spring to arrange to interview an ACFC spokesperson so the
documentary would have some balance. But Lasseur later cancelled
the interview. That, plus the absence of any other spokesperson to
provide balance, suggests that he or someone above him decided that
fairness and balance were unnecessary.
[Update: Since this article was originally written, additional
people have come forward with stories very similar to that told by
Michael McCormick. For details, see http://www.breakingthescience.org/BreakingTheScience-OstrichSyndrome.php#rejected-interviewees]
The U.S. Department of Health and Human Services data on child abuse
shows that over twice as many children are battered by their mothers
(40.8%) as by their fathers (18.8%), excluding cases in which both
parents are abusive (16.9%) (See http://faq.acf.hhs.gov/cgi-bin/acfrightnow.cfg/php/enduser/std_adp.php?p_faqid=70).
Likewise the number of children killed by their mothers without the
father's involvement is double the number killed by their fathers
without the mother's involvement (See http://www.acf.hhs.gov/programs/cb/pubs/cm03/figure4_2.htm).
Yet the filmmakers mislead viewers by interviewing only children
victimized by fathers and denying children victimized by their
mothers the opportunity to tell their stories.
Even the title
"Breaking the Silence"
is disingenuous. A Google search for "domestic violence" turns up
36.8 MILLION documents. This is "silence" like "War is peace,
freedom is slavery, and ignorance is strength".
Filmmakers Tatge and Lasseur use a small handful of cases to create
the illusion of a pervasive problem of family court discrimination
against women and children domestic violence victims. With a
U.S. population of 297 million, it's possible to cherrypick a small
non-representative sample to prove nearly anything.
Misleading the Public About Scientists' Opinions on Parental
The film's central thesis, that Parental Alienation Syndrome is
"junk science" that has been discredited by the American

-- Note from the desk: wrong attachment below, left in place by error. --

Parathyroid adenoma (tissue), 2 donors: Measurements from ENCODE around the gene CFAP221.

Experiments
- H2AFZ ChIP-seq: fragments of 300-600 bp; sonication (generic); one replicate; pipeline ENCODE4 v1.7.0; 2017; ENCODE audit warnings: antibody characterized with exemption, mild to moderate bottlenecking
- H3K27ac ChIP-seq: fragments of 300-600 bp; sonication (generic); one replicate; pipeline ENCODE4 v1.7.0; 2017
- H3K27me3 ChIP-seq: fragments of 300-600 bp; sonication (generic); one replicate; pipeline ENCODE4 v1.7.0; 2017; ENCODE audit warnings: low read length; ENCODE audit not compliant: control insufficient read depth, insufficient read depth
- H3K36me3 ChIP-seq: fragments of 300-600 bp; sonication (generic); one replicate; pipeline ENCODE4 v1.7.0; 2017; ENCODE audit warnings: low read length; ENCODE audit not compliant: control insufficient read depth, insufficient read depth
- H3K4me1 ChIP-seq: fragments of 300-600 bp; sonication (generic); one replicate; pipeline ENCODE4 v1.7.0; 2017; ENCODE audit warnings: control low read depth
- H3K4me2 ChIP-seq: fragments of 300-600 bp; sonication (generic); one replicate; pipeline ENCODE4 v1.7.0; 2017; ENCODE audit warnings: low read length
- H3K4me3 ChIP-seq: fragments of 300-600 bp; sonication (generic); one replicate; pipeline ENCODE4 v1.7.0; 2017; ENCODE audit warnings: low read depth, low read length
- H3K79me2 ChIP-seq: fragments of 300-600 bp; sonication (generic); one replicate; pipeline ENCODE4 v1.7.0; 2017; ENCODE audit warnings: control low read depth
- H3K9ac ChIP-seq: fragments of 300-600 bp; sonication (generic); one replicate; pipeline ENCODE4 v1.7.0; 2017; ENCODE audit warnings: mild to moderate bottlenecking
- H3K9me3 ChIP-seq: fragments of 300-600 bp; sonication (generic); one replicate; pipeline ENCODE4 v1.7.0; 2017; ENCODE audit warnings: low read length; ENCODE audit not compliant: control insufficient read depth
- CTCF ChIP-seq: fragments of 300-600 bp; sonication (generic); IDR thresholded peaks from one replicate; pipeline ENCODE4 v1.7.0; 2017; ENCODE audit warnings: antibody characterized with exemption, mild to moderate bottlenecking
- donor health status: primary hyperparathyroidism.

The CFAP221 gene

Psychological Association, is itself misleading. Although it's true
that Temple University psychiatry professor Paul Fink called PAS
"junk science" in a July 1, 2003
he explained, "There are lots of people who alienate their partners
during a divorce. But it is not a syndrome, a disease or a
disorder." So the claim that PAS is "junk science" doesn't mean it
never happens; it just means it's not a recognized mental illness.
Without Fink's full explanation, most people would assume that
calling PAS "junk science" means the phenomenon doesn't happen.
Dispelling that misimpression would undermine the filmmakers' point,
so the fact that they don't provide the full explanation is worth
The claim that PAS has been discredited by the APA is based on a
single sentence from the APA's 1996 report on violence and the
family, which simply says there are no data to support PAS.
The Association of Women Psychiatrists (a professional group
unaffiliated with the APA) takes PAS seriously enough that their
Fall 2003 newsletter printed an article asserting "The Denial and/or
Discrediting of the Parental Alienation Syndrome Harms Women" (http://www.womenpsych.org/news/NewsFall2003.pdf).
And apparently even the APA does not consider their 1996 report to
be the final word. At the 2002 APA conference, PAS was considered
important enough for them to offer a seminar worth seven Continuing
Education credits, in which they explained what Parental Alienation
Syndrome is and taught custody evaluators to identify when PAS does
and does not occur. (http://www.apa.org/ce/workshopssat.html)
If the Film's Agenda Becomes Law, Kids Will Pay the Price
"Research" that fails to distinguish between accusations of abuse
and actual abuse is unworthy of the name "research". Using such a
trick to conclude that nearly all fathers who contest custody are
batterers, amounts to libel against all fathers who love their
children enough to fight for their welfare.
Those who play this ugly little game in order to stampede
politicians into passing ill-considered laws that will make it
virtually impossible for any father to ever be granted custody, show
a callous disregard for the welfare of two-thirds of abused children
- those children abused by their mothers.
Finally, PBS's own Code of Ethics (http://www.cpb.org/aboutcpb/cpbethicsguide.pdf)
requires them to "avoid any conduct that might result in the loss of
public confidence in CPB's programs ... or might reasonably give the
appearance of ... the compromise or loss of complete impartiality of
judgment and action." Allowing a speaker to assert that trying to
maintain a relationship with your children means you've probably
battered your wife, and not including any speaker to point out the
hatefulness of that statement, certainly gives the appearance of a
complete loss impartiality.
RADAR (Respecting Accuracy in Domestic Abuse Reporting)